Andrei Arsenyevich Tarkovsky (Russian: Андре́й Арсе́ньевич Тарко́вский, IPA: [ɐnˈdrʲej ɐrˈsʲenʲjɪvʲɪtɕ tɐrˈkofskʲɪj]; 4 April 1932 – 29 December 1986) was a Russian filmmaker, writer, film editor, film theorist, theatre and opera director.
Tarkovsky's films include Ivan's Childhood (1962), Andrei Rublev (1966), Solaris (1972), Mirror (1975), and Stalker (1979). He directed the first five of his seven feature films in the Soviet Union; his last two films, Nostalghia (1983) and The Sacrifice (1986), were produced in Italy and Sweden, respectively. His work is characterized by long takes, unconventional dramatic structure, distinctly authored use of cinematography, and spiritual and metaphysical themes.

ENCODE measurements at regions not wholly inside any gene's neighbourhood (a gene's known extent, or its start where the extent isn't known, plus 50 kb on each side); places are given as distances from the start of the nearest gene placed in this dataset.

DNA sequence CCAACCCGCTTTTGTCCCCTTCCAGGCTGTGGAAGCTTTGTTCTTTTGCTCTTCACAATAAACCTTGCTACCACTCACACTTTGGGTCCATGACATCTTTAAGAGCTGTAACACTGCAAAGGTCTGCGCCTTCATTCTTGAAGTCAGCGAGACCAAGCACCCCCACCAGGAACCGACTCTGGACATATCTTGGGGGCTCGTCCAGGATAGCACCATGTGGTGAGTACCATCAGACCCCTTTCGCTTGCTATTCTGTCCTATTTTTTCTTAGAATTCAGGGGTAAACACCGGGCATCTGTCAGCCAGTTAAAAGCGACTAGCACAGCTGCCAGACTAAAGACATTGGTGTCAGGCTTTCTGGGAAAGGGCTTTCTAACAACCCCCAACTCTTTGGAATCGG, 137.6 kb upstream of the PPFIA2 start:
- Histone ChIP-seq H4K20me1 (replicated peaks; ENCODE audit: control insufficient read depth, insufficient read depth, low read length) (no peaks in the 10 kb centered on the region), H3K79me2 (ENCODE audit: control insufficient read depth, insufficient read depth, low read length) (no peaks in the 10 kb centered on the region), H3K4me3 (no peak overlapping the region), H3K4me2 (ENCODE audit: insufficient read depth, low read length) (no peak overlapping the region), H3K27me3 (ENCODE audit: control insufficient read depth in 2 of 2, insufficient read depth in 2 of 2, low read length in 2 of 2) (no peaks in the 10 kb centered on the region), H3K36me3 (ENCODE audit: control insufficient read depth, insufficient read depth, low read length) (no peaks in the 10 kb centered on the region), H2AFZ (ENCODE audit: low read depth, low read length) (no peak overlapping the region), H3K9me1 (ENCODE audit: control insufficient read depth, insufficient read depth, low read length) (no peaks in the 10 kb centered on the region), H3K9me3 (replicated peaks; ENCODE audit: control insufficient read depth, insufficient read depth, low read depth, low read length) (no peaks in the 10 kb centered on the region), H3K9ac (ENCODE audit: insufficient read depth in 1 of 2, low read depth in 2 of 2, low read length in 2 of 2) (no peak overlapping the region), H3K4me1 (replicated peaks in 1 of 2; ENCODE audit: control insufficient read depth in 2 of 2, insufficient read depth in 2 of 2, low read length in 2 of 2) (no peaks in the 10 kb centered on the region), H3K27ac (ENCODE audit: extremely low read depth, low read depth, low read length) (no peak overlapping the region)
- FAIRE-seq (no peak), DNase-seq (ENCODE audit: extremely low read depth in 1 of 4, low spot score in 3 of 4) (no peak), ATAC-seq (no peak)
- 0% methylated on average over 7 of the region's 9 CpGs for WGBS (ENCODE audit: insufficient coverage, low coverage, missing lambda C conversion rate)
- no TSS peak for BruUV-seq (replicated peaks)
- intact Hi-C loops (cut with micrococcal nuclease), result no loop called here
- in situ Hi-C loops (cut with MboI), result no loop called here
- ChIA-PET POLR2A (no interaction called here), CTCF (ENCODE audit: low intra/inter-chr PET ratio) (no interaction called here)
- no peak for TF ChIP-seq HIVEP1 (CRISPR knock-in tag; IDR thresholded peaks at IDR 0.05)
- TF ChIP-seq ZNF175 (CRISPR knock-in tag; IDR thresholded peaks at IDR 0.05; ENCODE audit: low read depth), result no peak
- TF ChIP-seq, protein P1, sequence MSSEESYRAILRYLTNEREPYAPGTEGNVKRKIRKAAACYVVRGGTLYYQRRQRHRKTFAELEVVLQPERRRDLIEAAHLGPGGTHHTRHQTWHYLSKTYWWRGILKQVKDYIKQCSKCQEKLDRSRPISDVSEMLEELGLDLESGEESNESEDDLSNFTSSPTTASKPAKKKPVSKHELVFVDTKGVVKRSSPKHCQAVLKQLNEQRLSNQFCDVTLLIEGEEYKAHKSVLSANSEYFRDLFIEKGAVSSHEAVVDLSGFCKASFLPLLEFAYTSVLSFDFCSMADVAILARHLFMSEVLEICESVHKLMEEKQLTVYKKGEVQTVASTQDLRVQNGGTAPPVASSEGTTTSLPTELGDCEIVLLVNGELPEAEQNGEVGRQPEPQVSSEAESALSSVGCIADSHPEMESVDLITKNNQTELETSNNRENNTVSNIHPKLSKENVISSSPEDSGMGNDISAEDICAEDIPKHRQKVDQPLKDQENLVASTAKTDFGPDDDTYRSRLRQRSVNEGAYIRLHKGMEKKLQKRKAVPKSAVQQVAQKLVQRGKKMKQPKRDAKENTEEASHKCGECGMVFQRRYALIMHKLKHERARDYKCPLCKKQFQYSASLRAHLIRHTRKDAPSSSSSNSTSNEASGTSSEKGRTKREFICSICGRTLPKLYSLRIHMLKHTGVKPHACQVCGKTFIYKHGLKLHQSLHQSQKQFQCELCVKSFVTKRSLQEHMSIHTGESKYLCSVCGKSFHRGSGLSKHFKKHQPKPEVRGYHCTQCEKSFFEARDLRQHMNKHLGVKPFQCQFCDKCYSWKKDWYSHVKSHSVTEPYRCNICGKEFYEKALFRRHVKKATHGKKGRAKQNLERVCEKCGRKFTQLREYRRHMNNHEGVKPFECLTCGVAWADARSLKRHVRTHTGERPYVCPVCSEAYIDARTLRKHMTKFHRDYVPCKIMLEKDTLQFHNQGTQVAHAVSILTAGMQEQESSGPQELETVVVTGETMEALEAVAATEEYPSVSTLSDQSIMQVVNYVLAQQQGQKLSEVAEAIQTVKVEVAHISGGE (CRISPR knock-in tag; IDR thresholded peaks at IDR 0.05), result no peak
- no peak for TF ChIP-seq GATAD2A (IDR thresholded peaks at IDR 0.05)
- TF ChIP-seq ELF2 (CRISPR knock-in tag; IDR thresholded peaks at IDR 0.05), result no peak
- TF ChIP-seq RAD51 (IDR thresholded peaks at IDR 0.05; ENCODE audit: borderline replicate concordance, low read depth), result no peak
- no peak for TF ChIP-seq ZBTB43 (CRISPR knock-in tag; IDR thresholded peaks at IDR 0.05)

Tarkovsky's works Andrei Rublev, Solaris, Mirror, and Stalker are regularly listed among the greatest films of all time. His contribution to cinema was so influential that works done in a similar way are described as Tarkovskian. Ingmar Bergman said of him:
Tarkovsky for me is the greatest (director), the one who invented a new language, true to the nature of film, as it captures life as a reflection, life as a dream.
Contrarily, however, Bergman conceded the truth in the claim made by a critic who wrote that "with Autumn Sonata Bergman does Bergman", adding, "Tarkovsky began to make Tarkovsky films, and that Fellini began to make Fellini films [...] Buñuel nearly always made Buñuel films."
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